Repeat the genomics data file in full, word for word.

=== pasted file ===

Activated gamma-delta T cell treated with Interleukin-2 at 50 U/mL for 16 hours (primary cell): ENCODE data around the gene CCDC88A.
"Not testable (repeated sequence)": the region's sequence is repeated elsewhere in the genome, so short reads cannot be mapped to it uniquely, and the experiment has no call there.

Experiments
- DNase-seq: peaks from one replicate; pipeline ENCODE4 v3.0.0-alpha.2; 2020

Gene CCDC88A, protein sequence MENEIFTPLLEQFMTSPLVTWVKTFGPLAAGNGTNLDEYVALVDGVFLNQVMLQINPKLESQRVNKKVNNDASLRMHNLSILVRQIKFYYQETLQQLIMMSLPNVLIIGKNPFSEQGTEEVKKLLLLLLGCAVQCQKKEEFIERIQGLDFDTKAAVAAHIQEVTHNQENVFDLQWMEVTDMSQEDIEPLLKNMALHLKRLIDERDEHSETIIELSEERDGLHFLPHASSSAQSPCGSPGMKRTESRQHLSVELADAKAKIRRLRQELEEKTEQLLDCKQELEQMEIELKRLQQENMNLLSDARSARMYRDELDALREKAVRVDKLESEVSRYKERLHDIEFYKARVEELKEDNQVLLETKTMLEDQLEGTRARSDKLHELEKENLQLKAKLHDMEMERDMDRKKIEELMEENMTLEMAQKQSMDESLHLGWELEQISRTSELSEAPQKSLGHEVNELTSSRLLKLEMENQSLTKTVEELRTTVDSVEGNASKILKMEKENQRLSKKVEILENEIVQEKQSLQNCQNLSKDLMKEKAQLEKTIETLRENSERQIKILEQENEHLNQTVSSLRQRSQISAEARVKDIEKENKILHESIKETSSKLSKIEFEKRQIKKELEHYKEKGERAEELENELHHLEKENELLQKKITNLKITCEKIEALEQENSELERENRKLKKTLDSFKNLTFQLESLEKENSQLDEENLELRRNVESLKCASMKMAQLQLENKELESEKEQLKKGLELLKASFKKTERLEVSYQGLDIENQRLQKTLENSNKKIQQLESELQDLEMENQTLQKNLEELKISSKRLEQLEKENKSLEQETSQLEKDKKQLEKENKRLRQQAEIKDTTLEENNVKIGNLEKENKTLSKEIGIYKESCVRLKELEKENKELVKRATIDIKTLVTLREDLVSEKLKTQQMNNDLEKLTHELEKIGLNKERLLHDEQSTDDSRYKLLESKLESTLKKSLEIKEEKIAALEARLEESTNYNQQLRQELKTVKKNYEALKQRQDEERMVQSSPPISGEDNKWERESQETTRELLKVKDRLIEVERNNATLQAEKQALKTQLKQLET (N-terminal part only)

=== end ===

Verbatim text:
Activated gamma-delta T cell treated with Interleukin-2 at 50 U/mL for 16 hours (primary cell): ENCODE data around the gene CCDC88A.
"Not testable (repeated sequence)": the region's sequence is repeated elsewhere in the genome, so short reads cannot be mapped to it uniquely, and the experiment has no call there.

Experiments
- DNase-seq: peaks from one replicate; pipeline ENCODE4 v3.0.0-alpha.2; 2020

Gene CCDC88A, protein sequence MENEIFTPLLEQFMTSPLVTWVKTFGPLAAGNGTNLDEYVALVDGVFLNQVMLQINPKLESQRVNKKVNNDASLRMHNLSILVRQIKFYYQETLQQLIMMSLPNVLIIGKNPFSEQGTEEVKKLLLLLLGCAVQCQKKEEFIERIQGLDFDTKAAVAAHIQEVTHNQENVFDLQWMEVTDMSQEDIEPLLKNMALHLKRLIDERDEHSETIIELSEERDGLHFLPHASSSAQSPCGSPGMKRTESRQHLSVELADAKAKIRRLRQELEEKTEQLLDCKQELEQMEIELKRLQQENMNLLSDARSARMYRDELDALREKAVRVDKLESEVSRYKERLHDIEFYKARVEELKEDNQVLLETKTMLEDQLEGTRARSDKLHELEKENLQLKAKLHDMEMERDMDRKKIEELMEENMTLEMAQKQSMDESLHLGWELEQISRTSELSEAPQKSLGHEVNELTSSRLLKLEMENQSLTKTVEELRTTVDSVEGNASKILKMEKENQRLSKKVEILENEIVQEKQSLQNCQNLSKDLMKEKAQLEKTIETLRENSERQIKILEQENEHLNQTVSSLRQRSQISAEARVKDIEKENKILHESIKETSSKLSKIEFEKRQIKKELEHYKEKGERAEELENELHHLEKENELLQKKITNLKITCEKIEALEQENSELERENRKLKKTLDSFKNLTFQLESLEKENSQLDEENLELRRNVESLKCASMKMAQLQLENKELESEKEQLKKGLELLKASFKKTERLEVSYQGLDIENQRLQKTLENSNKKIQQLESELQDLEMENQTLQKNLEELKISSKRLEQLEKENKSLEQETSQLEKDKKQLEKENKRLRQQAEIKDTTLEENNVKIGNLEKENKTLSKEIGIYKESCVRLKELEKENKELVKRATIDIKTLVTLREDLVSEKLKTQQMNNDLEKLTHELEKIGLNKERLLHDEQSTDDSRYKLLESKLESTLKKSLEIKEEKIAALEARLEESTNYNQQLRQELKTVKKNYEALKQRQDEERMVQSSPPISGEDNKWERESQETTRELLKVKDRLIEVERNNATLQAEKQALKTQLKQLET (N-terminal part only)